EU whistleblower directive must give whistleblowers all reporting options

The European Union is expected to shortly adopt the EU’s flagship whistleblower protection directive. EPSU, believes it is essential that the final legislation fully protects whistleblowers and encourages whistleblowers to report wrongdoing, through which ever route they consider most appropriate, be that the media or relevant authorities.

March 7, 2019Blog
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We believe it is also important the whistleblowers have the support by being represented by trade unions throughout the reporting process.

Currently the French government, amongst others, is particularly adamant to force potential whistleblowers to report first internally before going to a public authority or to the media.

Right to choose

Two high profile cases relating to health show why whistleblowers must be free to choose reporting channels.

The French ‘Moussaron Affair’ was exposed by Céline Boussié, a medical-psychological assistant, reporting the long-standing abuse of disabled children at the Institute for Disabled Children (IMC), in Moussaron, where she worked between 2008 and 2013.

Two high profile cases relating to health show why whistleblowers must be free to choose reporting channels.

She initially reported internally, after which the institute attempted to intimidate her into silence. Her team faced repercussions, she became isolated within the organisation. Ms Boussié faced intimidation from her colleagues in a vicious social media campaign her house and garden were attacked, and she felt so frightened she moved her two children out of their family home. So internal reporting clearly only had negative effects for the whistleblower in this case.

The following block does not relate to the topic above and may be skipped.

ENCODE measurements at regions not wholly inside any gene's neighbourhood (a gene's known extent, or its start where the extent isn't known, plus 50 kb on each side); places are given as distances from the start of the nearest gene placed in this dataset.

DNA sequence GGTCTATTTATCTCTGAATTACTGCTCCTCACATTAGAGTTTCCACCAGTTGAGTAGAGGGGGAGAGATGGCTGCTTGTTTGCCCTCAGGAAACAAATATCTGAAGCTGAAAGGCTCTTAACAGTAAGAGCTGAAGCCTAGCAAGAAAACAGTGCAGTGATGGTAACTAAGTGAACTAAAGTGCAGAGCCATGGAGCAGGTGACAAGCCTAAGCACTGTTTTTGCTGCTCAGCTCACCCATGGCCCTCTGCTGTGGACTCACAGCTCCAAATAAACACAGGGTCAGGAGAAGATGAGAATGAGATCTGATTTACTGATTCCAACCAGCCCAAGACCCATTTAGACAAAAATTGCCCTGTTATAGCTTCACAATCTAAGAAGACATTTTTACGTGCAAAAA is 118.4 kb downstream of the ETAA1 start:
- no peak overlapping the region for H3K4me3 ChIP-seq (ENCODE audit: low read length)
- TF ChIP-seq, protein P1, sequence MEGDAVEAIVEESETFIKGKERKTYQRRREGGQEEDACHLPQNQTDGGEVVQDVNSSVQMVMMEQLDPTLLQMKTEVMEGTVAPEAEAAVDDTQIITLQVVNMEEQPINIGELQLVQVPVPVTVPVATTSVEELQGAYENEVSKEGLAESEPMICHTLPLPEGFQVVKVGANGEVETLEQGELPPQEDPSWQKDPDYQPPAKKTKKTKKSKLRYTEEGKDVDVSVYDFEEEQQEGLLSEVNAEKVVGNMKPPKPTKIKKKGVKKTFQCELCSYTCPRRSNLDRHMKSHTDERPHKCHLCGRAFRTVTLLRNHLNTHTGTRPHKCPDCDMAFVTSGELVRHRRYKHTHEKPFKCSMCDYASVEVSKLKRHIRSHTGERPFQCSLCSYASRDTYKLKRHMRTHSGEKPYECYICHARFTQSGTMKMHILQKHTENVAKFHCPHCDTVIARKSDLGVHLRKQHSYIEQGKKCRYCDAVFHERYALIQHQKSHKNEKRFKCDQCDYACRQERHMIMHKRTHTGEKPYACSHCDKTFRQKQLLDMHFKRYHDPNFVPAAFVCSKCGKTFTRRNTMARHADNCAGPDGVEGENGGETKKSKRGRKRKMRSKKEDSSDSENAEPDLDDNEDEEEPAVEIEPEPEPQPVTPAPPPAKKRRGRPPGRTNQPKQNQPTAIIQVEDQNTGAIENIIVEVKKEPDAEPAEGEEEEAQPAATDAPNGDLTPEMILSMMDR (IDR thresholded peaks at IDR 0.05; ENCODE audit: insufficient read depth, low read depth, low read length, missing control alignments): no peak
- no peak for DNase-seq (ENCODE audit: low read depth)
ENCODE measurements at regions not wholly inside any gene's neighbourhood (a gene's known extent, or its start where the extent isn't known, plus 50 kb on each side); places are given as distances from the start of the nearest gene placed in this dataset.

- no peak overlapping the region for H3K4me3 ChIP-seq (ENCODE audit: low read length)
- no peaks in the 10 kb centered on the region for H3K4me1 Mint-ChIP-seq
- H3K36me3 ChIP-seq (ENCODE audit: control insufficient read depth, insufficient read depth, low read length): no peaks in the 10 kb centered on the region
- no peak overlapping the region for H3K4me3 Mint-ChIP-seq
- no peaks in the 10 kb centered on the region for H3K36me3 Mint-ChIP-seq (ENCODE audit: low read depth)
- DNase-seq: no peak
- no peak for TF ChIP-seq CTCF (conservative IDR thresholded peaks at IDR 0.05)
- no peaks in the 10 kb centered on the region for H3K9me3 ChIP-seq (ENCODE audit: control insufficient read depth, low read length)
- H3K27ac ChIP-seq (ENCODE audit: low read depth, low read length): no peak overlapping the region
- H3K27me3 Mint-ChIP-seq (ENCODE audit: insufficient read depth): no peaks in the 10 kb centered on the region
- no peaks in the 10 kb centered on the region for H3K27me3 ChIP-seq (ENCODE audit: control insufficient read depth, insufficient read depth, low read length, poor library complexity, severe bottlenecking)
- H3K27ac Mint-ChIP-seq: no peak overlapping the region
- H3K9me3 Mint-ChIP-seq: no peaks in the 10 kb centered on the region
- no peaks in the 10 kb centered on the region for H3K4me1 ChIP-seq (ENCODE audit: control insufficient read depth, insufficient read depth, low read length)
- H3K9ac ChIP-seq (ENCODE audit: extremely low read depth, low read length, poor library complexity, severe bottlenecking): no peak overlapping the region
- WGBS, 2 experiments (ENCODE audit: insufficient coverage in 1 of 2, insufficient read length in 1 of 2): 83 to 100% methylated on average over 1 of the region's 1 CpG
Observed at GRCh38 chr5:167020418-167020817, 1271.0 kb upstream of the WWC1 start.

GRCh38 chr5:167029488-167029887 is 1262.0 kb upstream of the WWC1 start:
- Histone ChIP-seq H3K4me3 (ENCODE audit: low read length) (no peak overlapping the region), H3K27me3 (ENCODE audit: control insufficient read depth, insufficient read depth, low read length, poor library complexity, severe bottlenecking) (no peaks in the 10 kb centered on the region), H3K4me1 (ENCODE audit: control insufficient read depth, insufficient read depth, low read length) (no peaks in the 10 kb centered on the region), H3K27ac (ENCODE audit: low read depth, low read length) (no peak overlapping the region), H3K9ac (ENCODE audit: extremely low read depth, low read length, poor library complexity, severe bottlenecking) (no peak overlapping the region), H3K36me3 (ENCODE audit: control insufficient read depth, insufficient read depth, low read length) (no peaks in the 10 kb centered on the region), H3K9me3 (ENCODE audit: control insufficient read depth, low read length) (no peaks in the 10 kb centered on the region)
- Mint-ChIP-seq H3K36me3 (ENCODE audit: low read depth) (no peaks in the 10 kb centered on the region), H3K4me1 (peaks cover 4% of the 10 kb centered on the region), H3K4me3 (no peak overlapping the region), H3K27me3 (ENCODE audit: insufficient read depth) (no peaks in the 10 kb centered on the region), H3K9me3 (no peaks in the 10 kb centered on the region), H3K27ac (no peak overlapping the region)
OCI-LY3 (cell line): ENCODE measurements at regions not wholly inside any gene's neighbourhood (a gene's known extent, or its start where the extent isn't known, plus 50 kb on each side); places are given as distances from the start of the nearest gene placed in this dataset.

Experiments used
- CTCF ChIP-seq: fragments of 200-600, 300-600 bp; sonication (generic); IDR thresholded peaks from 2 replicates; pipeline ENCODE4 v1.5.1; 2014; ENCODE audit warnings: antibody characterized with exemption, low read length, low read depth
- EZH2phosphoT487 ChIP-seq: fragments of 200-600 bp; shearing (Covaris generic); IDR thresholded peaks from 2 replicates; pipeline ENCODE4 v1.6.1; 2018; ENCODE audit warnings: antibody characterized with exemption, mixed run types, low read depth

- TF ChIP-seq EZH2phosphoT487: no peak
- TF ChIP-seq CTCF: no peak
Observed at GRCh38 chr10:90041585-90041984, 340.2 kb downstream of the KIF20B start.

Despite the internal pressure, Ms Boussié, then reported externally to the public Regional Health Authority, Government Ministers and to the President of the French Republic. She received no replies, and nothing was done.

Media attention

It was only after a TV documentary exposed the horrific abuse taking place at IMC, that the Minister for Health placed the institute under Provisional Administration, putting an end to the many years of abuse. However, Ms Boussié paid a very high price, for whistleblowing. She was forced out of the Institute and, on top of it, the IMC launched a legal libel case against her.

Throughout all of this, Ms Boussié received practical and legal support from the trade union, CGT-Santé et Action Sociale, who organised protests in support of her outside the court buildings and has been calling for institutional abuse to be recognised as a criminal offence. Eventually IMC’s lawsuit for libel was dismissed. The judgement confirmed the horrific veracity of what Ms Boussié had reported.

These cases highlight two essential points ... : [whistleblowers] must be allowed to report outside the workplace without having to go internally first and they must be supported and represented by trade unions.

Another legal case which Ms Boussié filed with the support of the union in 2013 is still ongoing in the labour court. She continues to receive legal, practical and moral support from the CGT. Ms Boussié is determined to clear her name, win the case for unfair dismissal, be reinstated and have her status as a valid whistleblower, fully recognised. The final stage of the labour case is to take place shortly.